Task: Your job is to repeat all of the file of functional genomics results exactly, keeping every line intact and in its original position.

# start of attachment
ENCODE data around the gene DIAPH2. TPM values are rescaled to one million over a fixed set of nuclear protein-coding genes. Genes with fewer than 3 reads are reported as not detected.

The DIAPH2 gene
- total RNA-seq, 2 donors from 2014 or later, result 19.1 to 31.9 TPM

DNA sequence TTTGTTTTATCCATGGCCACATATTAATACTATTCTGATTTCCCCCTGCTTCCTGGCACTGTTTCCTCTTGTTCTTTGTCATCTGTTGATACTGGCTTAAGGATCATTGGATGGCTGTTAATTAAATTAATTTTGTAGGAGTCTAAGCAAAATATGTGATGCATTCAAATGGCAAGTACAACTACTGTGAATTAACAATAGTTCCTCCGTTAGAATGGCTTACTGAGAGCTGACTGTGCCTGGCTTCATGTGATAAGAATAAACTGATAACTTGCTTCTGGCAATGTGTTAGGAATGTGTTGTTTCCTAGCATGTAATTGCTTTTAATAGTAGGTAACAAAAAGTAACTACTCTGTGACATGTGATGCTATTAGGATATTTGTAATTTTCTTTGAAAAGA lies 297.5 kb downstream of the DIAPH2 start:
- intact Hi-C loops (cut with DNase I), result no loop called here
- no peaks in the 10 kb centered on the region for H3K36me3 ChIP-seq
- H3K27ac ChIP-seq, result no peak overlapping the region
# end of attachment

ENCODE data around the gene DIAPH2. TPM values are rescaled to one million over a fixed set of nuclear protein-coding genes. Genes with fewer than 3 reads are reported as not detected.

The DIAPH2 gene
- total RNA-seq, 2 donors from 2014 or later, result 19.1 to 31.9 TPM

DNA sequence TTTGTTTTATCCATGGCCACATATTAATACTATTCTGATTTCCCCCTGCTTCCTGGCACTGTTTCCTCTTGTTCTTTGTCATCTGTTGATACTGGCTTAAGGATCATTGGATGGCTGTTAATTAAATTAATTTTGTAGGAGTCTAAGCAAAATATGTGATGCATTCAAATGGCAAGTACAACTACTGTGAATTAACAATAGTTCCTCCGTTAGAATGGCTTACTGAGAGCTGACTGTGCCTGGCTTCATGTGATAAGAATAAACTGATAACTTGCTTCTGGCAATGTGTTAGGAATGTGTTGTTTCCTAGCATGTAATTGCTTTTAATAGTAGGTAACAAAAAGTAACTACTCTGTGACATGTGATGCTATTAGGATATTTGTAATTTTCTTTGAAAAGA lies 297.5 kb downstream of the DIAPH2 start:
- intact Hi-C loops (cut with DNase I), result no loop called here
- no peaks in the 10 kb centered on the region for H3K36me3 ChIP-seq
- H3K27ac ChIP-seq, result no peak overlapping the region